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CHAP. XXIV.

Her nature," is all goodness to abuse,

And causeless crimes continually to frame ;
With which she guiltless persons may accuse,

And steal away the crown of their good name;
Ne ever Knight so bold, ne ever Dame

So chaste and loyal liv'd, but she would strive
With forged cause them falsely to defame;

Ne ever thing so well was done alive
But she with blame would blot, and of due praise
deprive.

SPENCER,

THE death of Sir Walter Mandeville, which happened about this period, gave Lady Avondel a fair pretence for secluding herself from evening parties, and only seeing a few friends in a morning. She thus escaped the pain of publicly enduring the neglect of her Lord, and the admiration of Norbury. The society of Lady Glenvorne was her chief consolation. That respectable woman, from her knowledge of the human mind, was able to reassure her gentle friend's self-accusing diffidence, and in some small degree to assuage the poignancy of her sorrow, without laying bare the incurable wound her affectionate heart had received, She talked of their mutually revered Selina, of the calm peaceful old age which promised to reward the patience with which she had sustained her early trials; how universally her own character was respected, and the increasing numbers who declined Paulina's acquaintance. She repeated interesting narratives of the ultimate success that has often crowned the efforts of virtuous wives, to recall the affections of their truant

* Slander;

lords. She spoke of the pure delights which the maternal character affords, and the endearing consolations which result from the affectionate attachment of a deserving son, tenderly solicitous to repay the debt of kindness which his helpless infancy incurred. Proud of her son the marquis, his amiable qualities gave peculiar animation to this part of her conversation, but with laudable delicacy she avoided his name; not daring to trust herself on a subject which would probably discover her unsubdued regret, that the coronet of Glenvorne was not enriched with a pearl which the capricious possessor disregarded, nay abandoned, for a worthless bead. She knew enough of human frailty to be cautious of exposing virtue to needless trials, and as, contrary to the modern standard of principle, she conceived the bond of marriage to be only dissoluble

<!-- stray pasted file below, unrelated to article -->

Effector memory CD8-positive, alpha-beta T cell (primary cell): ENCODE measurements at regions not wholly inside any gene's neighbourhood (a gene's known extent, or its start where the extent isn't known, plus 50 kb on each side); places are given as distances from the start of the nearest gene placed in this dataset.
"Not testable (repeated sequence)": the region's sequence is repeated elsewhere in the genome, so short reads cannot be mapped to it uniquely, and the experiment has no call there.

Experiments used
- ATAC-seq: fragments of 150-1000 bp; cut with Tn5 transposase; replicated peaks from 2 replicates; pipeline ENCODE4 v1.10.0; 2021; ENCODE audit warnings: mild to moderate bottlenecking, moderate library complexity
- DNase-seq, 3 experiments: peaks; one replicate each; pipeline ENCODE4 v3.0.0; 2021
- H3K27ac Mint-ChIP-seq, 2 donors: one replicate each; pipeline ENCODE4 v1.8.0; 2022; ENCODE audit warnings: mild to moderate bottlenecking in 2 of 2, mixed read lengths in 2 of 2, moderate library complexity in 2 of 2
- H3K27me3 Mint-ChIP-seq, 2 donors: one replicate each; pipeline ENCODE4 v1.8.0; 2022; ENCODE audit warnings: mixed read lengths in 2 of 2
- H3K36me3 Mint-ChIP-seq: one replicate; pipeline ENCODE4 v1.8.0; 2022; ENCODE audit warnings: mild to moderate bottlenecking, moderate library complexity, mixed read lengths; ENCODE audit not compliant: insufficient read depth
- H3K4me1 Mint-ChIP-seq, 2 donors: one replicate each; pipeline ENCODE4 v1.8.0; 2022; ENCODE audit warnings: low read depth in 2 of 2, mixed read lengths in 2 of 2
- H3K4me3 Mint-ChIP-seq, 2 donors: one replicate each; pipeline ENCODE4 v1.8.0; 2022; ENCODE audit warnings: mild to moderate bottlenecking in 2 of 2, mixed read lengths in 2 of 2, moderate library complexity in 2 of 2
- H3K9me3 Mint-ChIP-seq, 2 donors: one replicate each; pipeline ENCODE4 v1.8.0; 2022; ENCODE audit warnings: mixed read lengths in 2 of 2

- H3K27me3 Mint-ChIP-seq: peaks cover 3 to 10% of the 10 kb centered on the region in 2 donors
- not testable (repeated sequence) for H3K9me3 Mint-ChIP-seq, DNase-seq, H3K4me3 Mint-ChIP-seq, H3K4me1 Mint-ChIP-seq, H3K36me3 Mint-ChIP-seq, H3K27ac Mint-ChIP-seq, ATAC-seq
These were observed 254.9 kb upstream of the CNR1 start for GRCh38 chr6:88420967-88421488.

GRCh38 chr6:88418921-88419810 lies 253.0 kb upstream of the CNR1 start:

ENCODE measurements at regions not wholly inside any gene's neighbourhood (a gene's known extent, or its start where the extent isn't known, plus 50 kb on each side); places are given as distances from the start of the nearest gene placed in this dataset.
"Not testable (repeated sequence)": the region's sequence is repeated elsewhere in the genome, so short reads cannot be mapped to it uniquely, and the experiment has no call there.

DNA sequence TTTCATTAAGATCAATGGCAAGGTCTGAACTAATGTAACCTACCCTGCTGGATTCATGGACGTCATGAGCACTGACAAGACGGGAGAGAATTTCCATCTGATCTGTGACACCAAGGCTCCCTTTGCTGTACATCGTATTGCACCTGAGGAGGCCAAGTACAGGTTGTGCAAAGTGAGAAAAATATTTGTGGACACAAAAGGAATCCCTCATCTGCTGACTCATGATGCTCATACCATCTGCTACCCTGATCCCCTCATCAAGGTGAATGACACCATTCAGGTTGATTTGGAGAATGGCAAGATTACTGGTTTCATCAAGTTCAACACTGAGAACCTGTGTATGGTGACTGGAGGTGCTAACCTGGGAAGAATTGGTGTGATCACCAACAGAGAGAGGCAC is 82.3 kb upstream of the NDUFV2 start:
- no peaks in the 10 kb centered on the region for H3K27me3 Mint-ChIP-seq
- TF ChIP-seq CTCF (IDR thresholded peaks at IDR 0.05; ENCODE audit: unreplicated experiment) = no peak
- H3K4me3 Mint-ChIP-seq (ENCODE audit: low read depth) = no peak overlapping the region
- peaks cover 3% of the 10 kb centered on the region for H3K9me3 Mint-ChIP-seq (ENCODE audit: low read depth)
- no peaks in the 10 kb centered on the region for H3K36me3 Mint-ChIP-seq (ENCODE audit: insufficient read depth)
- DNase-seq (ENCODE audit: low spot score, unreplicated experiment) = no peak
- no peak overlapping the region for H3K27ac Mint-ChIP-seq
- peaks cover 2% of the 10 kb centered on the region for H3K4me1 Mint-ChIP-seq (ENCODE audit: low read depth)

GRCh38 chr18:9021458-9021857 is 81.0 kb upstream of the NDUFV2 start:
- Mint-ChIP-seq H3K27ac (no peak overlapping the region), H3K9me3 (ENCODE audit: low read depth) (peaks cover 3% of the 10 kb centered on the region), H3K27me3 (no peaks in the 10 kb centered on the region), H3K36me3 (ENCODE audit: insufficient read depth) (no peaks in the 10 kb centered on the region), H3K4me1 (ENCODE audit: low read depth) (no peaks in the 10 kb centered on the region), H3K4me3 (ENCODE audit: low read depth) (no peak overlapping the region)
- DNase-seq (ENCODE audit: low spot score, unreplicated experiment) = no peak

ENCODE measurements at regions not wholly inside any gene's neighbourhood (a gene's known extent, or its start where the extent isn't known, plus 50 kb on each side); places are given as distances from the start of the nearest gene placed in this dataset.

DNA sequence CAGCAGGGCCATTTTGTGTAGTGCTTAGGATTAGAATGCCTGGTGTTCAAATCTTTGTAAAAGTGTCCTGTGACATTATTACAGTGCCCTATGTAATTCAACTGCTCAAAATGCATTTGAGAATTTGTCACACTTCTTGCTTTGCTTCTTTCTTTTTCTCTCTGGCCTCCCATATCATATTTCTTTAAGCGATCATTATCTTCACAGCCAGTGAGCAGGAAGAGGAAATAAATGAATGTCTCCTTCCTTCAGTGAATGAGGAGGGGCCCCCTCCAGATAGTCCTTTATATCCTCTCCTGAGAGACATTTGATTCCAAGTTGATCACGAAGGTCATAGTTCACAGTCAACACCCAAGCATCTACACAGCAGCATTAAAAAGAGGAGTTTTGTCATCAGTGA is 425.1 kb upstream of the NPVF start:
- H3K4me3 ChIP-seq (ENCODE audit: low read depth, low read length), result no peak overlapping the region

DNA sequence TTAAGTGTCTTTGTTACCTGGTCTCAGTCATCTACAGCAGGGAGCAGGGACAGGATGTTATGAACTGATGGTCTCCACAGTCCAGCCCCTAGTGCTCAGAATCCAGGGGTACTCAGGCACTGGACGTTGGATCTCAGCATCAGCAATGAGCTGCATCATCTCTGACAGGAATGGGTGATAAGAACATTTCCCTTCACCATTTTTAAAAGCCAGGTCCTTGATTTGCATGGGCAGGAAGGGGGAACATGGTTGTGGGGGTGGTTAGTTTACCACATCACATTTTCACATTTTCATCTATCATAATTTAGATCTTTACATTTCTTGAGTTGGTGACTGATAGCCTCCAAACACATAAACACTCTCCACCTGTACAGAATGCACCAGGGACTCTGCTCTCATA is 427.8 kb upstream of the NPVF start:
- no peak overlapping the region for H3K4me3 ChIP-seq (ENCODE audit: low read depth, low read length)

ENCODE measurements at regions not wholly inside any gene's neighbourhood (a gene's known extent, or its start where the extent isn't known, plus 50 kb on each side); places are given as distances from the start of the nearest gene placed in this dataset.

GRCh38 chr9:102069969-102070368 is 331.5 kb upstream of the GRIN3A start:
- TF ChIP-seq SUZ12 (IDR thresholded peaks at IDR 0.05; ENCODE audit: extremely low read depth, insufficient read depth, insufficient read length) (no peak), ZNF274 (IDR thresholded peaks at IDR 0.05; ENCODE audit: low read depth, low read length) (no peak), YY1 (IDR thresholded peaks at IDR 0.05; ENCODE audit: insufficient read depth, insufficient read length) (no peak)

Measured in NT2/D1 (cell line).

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by death, she thought it would be imprudent to encourage an injured and afflicted wife to contrast a deservo ing faithful lover with a cruel if not perjured husband.

With similar delicacy, the young marquis carefully avoided the woman who still kept possession of his heart. In surrendering Emily to the “lord of her boson's love," he fancied her future happiness was insured, and though his attachment was sincere, it was not so violent as to overpower generosity, or to make him wish that the fair one whom he esteemed and loved had been prevailed upon to prefer indifference with him to felicity with another. But now that he found his own desires had been sacrificed without procuring her the desired good, when he beheld Emily returning indifference with inviolable attachment, and opposing neglect with no

other sign of feeling but silence and tears, his estimation of her value rose to that height that he feared to contemplate her, lest so interesting an object should awaken sentiments fatal to his own peace of mind, and which might also aggravate, instead of alleviating, her woes. For was he authorised to call Avondel to account for his absurd and culpable preference of Lady Paulina ? or could be take such a step without injuring the fame of the lovely sufferer? If weeping gentleness failed in its endeavours to revive the withering plant of love, would the storms of expostulation prove beneficial? In how few instances is conjugal in felicity lessened by the mediation of friends ? In how many cases are petulance and caprice changed into confirmed aversion by injudicious though perhaps well-meant interference.

Lord Avondel's high deference for

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